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Journalists: Do We Whine Too Much?

April 16th, 2008 · 3 Comments · Sports Journalism, The Sun

Short answer?


Journalists have to be the biggest whiners in the American workforce. Certainly the most prominent. Because so many of us have access to mass media, even outside our former sinecures in print: Alternative weeklies, web sites, blogs … and since what a lot of us did for a living was write, we wax on, ad nauseum, about The Injustice of It All.

We do. You know we do. And I don’t like the idea that I may be contributing to the woe-is-me mewling.

Last time I checked, we still exist in a free-market economy. Which may not be an ideal state of affairs (ask a utopian Marxist) … but seems to have generated a pretty high standard of living for the average person in this country.

Last time I checked, print journalism was a private, not public, enterprise. And, thus, suspect to the vicissitudes of market forces. When things go bad, private enterprise is going to do whatever it has to do to remain in the favor of investors or stock holders or owners. And that isn’t always going to be pretty or fair. Nor even sensible.

Entire industries have disappeared in the last generations with hardly a audible bleat of  complaint. The steel industry. The auto industry. The aerospace industry. Actually, a large percentage of all those high-paying, no-college-required assembly line jobs have disappeared out of the U.S. work force, involving numbers that make newspaper layoffs the past year seem trivial. Yet that work-force holocaust got little more than mention in a few pop songs (“Allentown” by Billy Joel comes to mind.) before disappearing off the media radar.

Maybe if folks on the Pontiac assembly line had spent more time polishing their writing skills, we would have access to an enormous canon of UAW complaint. Mostly, though, they seemed to go to the nearest coffee shop and mutter amongst themselves.

Another rhetorical question: Is anything about print’s demise special or unique?

Many (most all?) of us seem to think so.

Some of the claims I’ve heard made, and perhaps made myself.

1. We were Guardians of the People. A sort of public trust.

Because we did, in fact, more than occasionally bring to light malfeasance in government or the actions of bad cops or generic bad behavior by those on the public payroll, we somehow deserved special treatment in the workplace.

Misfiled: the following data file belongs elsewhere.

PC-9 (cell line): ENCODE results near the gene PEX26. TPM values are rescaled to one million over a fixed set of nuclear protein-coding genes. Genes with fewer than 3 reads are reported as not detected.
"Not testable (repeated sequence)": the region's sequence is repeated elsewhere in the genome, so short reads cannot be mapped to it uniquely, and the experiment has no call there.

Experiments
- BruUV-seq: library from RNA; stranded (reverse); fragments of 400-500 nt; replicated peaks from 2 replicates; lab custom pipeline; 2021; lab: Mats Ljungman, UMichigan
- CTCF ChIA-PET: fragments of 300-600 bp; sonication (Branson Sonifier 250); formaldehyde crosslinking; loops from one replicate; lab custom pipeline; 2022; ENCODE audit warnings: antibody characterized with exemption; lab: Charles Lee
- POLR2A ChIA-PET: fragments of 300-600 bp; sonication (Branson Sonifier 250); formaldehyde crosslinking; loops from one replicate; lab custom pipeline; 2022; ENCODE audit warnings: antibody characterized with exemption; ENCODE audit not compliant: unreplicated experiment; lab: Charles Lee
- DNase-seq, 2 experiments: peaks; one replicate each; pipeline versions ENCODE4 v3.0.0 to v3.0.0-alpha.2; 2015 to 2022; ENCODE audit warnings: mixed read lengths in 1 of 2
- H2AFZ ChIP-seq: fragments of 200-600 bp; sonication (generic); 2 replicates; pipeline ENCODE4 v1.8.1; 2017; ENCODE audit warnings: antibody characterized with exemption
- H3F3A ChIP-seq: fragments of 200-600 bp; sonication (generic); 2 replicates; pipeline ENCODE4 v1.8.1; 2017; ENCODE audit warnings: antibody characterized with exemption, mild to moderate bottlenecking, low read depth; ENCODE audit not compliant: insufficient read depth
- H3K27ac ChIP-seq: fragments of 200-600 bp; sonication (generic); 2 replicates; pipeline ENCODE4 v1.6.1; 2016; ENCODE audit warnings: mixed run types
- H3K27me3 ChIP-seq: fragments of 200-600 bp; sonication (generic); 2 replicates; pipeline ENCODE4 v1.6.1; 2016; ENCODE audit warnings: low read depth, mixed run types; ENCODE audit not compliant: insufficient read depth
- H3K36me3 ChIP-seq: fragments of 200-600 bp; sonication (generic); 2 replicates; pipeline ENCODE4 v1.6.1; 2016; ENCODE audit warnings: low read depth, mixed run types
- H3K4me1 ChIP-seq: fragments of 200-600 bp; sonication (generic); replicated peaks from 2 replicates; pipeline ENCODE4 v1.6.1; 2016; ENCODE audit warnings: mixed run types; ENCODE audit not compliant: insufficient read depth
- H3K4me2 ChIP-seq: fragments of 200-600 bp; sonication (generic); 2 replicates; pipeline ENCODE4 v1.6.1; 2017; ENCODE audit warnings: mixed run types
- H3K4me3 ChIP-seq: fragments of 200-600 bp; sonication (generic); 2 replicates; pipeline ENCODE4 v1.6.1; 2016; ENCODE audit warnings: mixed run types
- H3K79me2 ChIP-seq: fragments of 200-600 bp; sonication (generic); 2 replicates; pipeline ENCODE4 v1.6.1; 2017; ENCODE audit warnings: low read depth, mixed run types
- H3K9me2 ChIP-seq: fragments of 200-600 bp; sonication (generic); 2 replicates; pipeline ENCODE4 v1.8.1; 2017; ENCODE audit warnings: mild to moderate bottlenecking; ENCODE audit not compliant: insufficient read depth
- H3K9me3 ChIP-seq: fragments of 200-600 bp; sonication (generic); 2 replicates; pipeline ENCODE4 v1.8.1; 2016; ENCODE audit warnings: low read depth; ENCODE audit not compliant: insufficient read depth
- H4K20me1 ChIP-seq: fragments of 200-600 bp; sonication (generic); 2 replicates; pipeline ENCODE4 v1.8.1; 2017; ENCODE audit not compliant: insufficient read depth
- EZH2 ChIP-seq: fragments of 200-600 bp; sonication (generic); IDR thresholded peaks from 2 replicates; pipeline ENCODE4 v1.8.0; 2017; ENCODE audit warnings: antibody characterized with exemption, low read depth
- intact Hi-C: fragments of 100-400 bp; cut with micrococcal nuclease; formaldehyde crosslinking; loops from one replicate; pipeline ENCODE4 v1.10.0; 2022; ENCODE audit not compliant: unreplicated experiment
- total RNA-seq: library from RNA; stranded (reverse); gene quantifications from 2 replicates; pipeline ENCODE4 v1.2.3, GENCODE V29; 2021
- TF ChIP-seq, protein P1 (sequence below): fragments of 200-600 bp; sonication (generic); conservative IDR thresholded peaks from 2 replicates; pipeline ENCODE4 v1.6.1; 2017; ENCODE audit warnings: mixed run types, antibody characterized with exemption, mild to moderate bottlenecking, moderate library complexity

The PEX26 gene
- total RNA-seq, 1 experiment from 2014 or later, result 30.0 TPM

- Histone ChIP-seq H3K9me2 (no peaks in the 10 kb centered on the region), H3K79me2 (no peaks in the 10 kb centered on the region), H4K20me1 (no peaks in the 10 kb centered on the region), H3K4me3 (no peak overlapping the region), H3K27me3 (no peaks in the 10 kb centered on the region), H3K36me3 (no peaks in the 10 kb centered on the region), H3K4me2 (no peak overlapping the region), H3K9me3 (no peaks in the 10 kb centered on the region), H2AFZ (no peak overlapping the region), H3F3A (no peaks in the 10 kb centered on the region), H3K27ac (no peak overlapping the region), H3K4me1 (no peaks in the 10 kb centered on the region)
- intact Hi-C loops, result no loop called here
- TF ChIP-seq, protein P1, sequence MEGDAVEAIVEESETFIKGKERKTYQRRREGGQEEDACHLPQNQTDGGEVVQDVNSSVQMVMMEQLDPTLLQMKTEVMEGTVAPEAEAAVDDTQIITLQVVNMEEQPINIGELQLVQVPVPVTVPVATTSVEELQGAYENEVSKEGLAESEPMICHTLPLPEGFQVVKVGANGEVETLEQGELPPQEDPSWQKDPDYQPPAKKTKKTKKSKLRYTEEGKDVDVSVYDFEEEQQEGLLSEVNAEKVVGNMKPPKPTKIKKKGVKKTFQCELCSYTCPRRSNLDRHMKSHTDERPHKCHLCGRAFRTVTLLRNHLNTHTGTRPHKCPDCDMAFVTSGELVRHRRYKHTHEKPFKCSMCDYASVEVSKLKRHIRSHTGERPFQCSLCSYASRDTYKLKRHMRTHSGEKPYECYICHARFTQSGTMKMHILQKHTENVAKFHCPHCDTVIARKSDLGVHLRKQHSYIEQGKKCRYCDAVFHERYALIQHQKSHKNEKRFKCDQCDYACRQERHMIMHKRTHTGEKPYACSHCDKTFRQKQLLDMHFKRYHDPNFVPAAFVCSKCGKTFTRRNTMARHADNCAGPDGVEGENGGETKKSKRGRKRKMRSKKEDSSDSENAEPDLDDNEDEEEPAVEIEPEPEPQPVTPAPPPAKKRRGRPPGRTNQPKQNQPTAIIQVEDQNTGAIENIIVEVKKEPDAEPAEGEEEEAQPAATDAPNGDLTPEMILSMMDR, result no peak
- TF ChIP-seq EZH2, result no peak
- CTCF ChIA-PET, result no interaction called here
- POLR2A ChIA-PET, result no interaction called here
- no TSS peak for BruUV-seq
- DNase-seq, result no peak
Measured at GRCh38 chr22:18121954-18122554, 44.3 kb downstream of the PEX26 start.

Well, let’s be honest here: Those of us covering the traffic fatality or chasing sports or reviewing the local mummers, slapping headlines on hometown briefs, wrestling the NYSE onto a page … weren’t exactly up to our eyeballs in First Amendment high-mindedness. We might have made our communities more interesting; I’m not sure we made them better as much as we like to think we did. And we certainly didn’t demonstrate to the public we were irreplaceable — or circulation numbers wouldn’t be falling like rocks. We were in the entertainment business, not the religion business, and we often forgot that.

2. Our employers/owners are particularly greedy/short-sighted idiots.

Sure, lots of us worked for morons. I certainly did. But is that unique to our industry? Of course not. In our Darwinian economic system, the dopes eventually are outed as something far less than “the fittest” and are left to wither on an evolutionary dead end. It is a sad reality that many of these entrepreneurs take down a sizable work force with them.

As lame as Knight-Ridder management or Dean Singleton (et al) have been … have they performed any more execrably than the Titans of Steel did, or Detroit’s automotive honchos or the bumbling kleptocrats of the lending world? Probably not. Certainly not. Newspapers for decades raked in double-digit profits and somehow avoided censure as leeches on the body politic. Newspaper owners were borderline geniuses, until about two years ago. Then they got stupid. Sure.

But our idiots certainly were no worse than everybody’s else’s idiots. So let’s not paint them in that light.

3. We never saw it coming.
Actually, we all should have seen it coming.

Hey, we’re in the news business. We’re paid to pay attention.